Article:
Midsummer awarded US$44m to support Italy thin film factory plans

Share on facebook
Facebook
Share on twitter
Twitter
Share on linkedin
LinkedIn
Share on reddit
Reddit
Share on email
Email
Midsummer’s factor will product thin film solar roofs that will be supplied to the southern European market. Image: Midsummer

Swedish thin film solar cell manufacturer Midsummer will receive roughly €38 million (US$44 million) worth of financial incentives to build a 50MW factory in Bari, Italy.

Confirmed by Italian authorities last week (30 October), the incentives come in the form of grants and soft loans, which make up 35% and 23% of the total project investment of €66 million (US$76.5 million), respectively. The ‘soft loans’ are provided by the investment arm of the Italian state, Invitalia.

Midsummer had already purchased the plant in Bari in southern Italy and can now begin filling it with equipment and recruiting staff.

It is expected to begin production of its thin film solar roofs in the summer of next year and represents the first Swedish project to be included in Italy’s €190 billion (US$220 billion), EU-backed recovery plan.

“We are very happy to receive these very advantageous grants,” said Sven Lindström, CEO of Midsummer. “We will tenfold our maximum production capacity and the finished factory will make Midsummer the largest producer of thinfilm solar cells in Europe.”

The factory will be wholly owned by subsidiary Midsummer Italia and will produce the company’s thin film solar roof product – primarily for the southern European market – that has experienced surging demand in the Nordic countries of over 500% in Q3 this year, the company said.

European solar manufacturing has been a subject of much discussion of late, particularly against a backdrop of supply chain and logistics issues disrupting the global supply of PV products. Financing has been cited as a key barrier to a ramp up of domestic solar manufacturing in Europe with upstream facilities often regarded by financiers as riskier investments than downstream projects.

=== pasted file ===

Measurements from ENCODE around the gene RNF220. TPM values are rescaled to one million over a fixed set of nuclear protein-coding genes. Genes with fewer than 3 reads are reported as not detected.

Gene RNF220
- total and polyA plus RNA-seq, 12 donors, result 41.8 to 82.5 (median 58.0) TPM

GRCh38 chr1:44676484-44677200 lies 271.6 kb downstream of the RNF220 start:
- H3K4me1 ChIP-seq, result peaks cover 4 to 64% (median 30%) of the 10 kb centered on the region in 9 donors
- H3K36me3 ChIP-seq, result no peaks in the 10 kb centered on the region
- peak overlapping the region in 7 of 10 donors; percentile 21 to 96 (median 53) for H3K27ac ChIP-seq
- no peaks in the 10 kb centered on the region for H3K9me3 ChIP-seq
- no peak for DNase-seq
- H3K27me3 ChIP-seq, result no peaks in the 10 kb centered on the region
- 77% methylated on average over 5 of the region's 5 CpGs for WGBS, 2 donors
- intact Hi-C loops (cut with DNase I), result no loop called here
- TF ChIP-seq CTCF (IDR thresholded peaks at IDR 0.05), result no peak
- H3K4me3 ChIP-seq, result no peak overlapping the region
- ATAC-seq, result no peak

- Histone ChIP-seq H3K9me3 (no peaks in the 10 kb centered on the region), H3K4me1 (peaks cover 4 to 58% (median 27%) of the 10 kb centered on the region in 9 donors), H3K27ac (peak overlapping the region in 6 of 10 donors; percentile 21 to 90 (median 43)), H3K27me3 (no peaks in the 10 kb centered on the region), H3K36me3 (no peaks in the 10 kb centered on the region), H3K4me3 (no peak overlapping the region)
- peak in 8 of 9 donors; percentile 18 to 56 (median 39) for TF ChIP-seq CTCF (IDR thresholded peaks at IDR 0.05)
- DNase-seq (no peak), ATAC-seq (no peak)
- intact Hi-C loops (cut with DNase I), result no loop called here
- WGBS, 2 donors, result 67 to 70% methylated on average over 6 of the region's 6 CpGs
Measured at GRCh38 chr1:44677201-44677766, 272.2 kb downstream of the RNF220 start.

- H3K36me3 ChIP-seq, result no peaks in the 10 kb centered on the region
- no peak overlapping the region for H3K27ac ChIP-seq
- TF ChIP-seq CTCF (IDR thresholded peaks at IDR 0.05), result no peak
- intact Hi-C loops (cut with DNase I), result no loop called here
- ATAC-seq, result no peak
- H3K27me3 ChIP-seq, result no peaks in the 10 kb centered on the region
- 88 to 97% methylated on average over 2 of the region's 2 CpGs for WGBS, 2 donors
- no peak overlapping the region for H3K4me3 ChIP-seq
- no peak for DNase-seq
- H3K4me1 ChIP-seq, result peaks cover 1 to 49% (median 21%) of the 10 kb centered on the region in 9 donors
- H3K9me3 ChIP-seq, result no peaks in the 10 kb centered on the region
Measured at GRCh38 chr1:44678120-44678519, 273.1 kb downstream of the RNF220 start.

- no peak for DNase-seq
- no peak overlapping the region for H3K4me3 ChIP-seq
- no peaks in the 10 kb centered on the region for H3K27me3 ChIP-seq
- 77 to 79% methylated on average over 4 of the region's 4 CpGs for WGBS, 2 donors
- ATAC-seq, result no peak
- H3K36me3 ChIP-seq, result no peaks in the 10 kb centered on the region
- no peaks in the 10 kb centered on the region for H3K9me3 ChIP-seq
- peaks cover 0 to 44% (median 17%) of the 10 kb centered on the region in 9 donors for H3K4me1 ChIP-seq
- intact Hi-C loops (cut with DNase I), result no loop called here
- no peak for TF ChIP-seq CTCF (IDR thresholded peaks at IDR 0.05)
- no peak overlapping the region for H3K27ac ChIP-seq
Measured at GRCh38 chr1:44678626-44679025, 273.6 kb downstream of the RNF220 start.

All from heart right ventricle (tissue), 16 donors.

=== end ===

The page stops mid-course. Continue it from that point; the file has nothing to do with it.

PV Tech Premium explored the drivers behind a return of solar manufacturing to Europe here.

Read Next

November 23, 2021
Italian oil major Eni is planning an initial public offering (IPO) of its renewables, retail and mobility units that will scale up solar capacity as part of a clean energy push.
November 22, 2021
With operational solar assets in certain markets advancing in years, the question about when and under what circumstances to repower them is becoming increasingly common. Alice Grundy looks at the key drivers behind repowering PV.
November 22, 2021
SolarPower Europe has called on the EU to increase its renewable energy target to 45% by 2030, which it said would result in an extra 210GW of solar capacity installed and put the continent on a strong trajectory to reach climate neutrality by 2050
November 18, 2021
Solar investor and asset manager NextEnergy Capital Group (NEC) is said to be looking to sell a portfolio of solar projects in Italy for more than €400 million (US$453 million), according to Reuters.
November 18, 2021
Investment company AtlasInvest has backed a new renewables development platform that is aiming to deliver 2.7GW of projects across Europe by the end of next year.
November 11, 2021
US residential solar company Sunnova Energy and home security firm Brinks Home have entered into an exclusive partnership that will allow Brinks Home dealers to offer its customers Sunnova’s portfolio of products, and vice versa, in the second such arrangement this week

Subscribe to Newsletter

Upcoming Events

Solar Media Events
December 1, 2021
Solar Media Events
February 1, 2022
London, UK
Solar Media Events
February 23, 2022
London, UK
Solar Media Events
March 23, 2022
Austin, Texas, USA
Solar Media Events
March 29, 2022
Lisbon, Portugal

Cyber Monday Flash Sale – 50% off our subscriptions

24 hours only